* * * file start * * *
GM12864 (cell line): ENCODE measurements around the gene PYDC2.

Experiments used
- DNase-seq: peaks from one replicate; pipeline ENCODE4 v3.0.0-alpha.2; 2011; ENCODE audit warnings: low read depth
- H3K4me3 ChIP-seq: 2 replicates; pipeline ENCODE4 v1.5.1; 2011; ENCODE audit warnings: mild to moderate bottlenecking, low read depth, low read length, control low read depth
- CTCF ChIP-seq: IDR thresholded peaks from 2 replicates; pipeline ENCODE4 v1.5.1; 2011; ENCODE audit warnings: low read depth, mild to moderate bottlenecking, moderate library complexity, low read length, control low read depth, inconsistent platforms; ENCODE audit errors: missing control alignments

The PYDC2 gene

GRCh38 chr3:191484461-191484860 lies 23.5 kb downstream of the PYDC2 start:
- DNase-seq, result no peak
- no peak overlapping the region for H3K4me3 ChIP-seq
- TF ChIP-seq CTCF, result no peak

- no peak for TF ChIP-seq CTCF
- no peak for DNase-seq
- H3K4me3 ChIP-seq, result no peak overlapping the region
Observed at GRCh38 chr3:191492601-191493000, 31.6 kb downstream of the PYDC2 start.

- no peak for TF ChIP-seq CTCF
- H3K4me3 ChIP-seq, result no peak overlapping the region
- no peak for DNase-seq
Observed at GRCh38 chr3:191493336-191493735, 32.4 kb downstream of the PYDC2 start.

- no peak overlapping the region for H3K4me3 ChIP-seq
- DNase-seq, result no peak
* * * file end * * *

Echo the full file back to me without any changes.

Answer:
GM12864 (cell line): ENCODE measurements around the gene PYDC2.

Experiments used
- DNase-seq: peaks from one replicate; pipeline ENCODE4 v3.0.0-alpha.2; 2011; ENCODE audit warnings: low read depth
- H3K4me3 ChIP-seq: 2 replicates; pipeline ENCODE4 v1.5.1; 2011; ENCODE audit warnings: mild to moderate bottlenecking, low read depth, low read length, control low read depth
- CTCF ChIP-seq: IDR thresholded peaks from 2 replicates; pipeline ENCODE4 v1.5.1; 2011; ENCODE audit warnings: low read depth, mild to moderate bottlenecking, moderate library complexity, low read length, control low read depth, inconsistent platforms; ENCODE audit errors: missing control alignments

The PYDC2 gene

GRCh38 chr3:191484461-191484860 lies 23.5 kb downstream of the PYDC2 start:
- DNase-seq, result no peak
- no peak overlapping the region for H3K4me3 ChIP-seq
- TF ChIP-seq CTCF, result no peak

- no peak for TF ChIP-seq CTCF
- no peak for DNase-seq
- H3K4me3 ChIP-seq, result no peak overlapping the region
Observed at GRCh38 chr3:191492601-191493000, 31.6 kb downstream of the PYDC2 start.

- no peak for TF ChIP-seq CTCF
- H3K4me3 ChIP-seq, result no peak overlapping the region
- no peak for DNase-seq
Observed at GRCh38 chr3:191493336-191493735, 32.4 kb downstream of the PYDC2 start.

- no peak overlapping the region for H3K4me3 ChIP-seq
- DNase-seq, result no peak